Members and colleagues from the Health Committee spoke about the delivery of services and the Belfast Trust’s decision to cut beds. I agree with the observation that Mr Easton made during his intervention. Neither the Belfast Trust’s handling of the decision nor its performance in front of the Health Committee provided any comfort or confidence that alternative service arrangements were in hand. The people within the team who presented evidence sent out different messages. That was worrying, and it is probably the main reason why the debate is taking place today. We want to find out the facts behind that presentation to the Health Committee.
There were concerns about the reduction in beds from 23 to 18, and then a further two beds were moved to stroke services. The trust made the case that the reduction would not limit care. I urge the Minister to stay in close contact with the trust to make sure that the reduction does not have any detrimental impact on care, on those who depend on the service, or on their families.
I am quite confident that the Minister will do that as this new system goes forward, to make sure that the necessary support and services are put in place and kept there. After all, we have to focus on the outcomes. What provides the best outcomes for the patients for whom we seek to provide care? The outcomes should be the best. We want to see no reduction in the quality of outcome for each patient.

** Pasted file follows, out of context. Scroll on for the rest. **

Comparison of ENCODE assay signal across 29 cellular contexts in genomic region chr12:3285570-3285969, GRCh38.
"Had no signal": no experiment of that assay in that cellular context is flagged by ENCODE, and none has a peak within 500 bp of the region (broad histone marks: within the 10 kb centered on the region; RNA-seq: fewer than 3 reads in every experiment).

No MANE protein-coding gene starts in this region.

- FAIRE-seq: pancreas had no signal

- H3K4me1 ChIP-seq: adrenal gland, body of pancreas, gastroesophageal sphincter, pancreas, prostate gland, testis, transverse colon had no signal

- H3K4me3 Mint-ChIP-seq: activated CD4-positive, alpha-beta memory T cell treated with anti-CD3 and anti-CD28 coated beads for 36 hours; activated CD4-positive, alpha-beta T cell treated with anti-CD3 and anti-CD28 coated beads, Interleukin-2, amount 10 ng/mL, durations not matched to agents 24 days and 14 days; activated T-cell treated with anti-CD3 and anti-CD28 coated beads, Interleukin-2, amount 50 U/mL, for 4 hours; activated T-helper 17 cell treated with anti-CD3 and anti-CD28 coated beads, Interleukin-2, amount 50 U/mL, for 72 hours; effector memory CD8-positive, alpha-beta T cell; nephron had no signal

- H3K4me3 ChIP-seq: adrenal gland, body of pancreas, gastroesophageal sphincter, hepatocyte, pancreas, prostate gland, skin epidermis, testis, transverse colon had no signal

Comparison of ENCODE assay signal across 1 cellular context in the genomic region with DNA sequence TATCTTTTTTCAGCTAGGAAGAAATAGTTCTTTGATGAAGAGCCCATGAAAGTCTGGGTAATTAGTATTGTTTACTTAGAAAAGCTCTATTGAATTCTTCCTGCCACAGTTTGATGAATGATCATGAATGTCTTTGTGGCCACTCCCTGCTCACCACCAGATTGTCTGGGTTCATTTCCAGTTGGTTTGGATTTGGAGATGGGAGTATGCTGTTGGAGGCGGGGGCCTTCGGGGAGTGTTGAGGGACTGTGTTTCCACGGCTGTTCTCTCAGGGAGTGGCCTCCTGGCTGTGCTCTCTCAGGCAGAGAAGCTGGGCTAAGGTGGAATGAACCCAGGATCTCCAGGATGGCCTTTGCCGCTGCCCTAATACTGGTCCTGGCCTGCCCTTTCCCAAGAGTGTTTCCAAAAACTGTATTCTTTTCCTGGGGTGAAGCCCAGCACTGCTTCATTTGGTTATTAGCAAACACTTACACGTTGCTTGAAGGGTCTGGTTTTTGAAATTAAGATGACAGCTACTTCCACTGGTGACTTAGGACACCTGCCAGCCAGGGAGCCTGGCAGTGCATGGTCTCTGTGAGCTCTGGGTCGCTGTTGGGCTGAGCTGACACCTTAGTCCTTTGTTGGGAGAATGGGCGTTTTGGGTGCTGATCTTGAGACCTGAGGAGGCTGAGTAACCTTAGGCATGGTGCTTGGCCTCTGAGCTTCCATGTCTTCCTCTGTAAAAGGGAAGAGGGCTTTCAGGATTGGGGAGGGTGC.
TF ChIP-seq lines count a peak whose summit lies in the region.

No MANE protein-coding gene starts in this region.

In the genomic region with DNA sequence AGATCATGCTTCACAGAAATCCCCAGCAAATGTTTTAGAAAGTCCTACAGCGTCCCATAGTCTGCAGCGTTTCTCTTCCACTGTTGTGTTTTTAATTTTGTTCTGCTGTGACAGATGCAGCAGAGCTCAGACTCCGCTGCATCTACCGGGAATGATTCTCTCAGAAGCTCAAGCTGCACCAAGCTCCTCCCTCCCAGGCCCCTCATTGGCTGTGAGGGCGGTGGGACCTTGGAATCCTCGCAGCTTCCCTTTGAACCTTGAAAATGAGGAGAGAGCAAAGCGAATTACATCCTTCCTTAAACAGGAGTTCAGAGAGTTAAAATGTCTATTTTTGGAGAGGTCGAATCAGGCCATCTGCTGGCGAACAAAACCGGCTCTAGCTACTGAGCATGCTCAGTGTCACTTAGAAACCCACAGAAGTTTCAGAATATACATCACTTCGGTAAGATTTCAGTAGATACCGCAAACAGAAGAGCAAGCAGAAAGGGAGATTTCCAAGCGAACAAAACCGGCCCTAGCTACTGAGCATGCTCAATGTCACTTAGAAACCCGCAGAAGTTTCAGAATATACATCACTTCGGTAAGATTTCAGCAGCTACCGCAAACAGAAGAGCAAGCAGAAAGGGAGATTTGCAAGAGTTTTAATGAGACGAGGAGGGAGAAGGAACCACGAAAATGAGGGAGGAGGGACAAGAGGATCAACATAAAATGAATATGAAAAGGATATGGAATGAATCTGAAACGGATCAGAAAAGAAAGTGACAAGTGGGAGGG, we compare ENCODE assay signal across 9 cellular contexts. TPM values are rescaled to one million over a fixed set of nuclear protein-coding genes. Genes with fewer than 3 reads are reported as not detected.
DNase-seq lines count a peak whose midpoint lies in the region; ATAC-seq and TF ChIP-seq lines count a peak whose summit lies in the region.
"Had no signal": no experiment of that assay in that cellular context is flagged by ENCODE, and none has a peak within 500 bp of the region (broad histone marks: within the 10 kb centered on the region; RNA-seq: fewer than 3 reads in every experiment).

The Minister of Health, Social Services and Public Safety (Mr McGimpsey): I welcome the opportunity to talk about regional services for those suffering from neurological conditions. I will begin by explaining what is meant by the term “neurological conditions”. They are the most common causes of serious disabilities and have a major but often unrecognised impact on health and social services. Neurological conditions can include Parkinson’s disease, Huntington’s disease, multiple sclerosis, muscular dystrophy, motor neurone disease, spina bifida, stroke, brain injury, epilepsy, cerebral palsy, and so on. It is a long list that covers some very challenging conditions.
The specialist neurology unit at the Royal Victoria Hospital is a key part of a network of the neurology services for Northern Ireland. The unit sits at the centre of a service that extends out to other hospitals across the Province. It is a service providing diagnosis, care and support for a wide range of conditions. Last year, over 31,000 people were seen at neurology outpatient services and 1,303 patients were admitted for specialist neurology work as day-case patients or inpatients. People with a neurological condition may also be treated by general physicians or care-of-the-elderly physicians, either on an outpatient or an inpatient basis. In addition, there is an important role for the patient’s GP and others, including allied health professionals such as physiotherapists.
The reason why we are here today is to discuss the recent reduction in beds in the specialist neurology service in the Royal Victoria Hospital. The delivery of services at the Royal is, of course, a matter for the Belfast Health and Social Care Trust, since it is the service provider. It is responsible for providing the regional service, and that is why it is the trust’s responsibility. Had it decided to reduce the service, that would have been a different matter, and I will elaborate on that now, but the trust is confident that it will continue to provide the service that it is responsible for.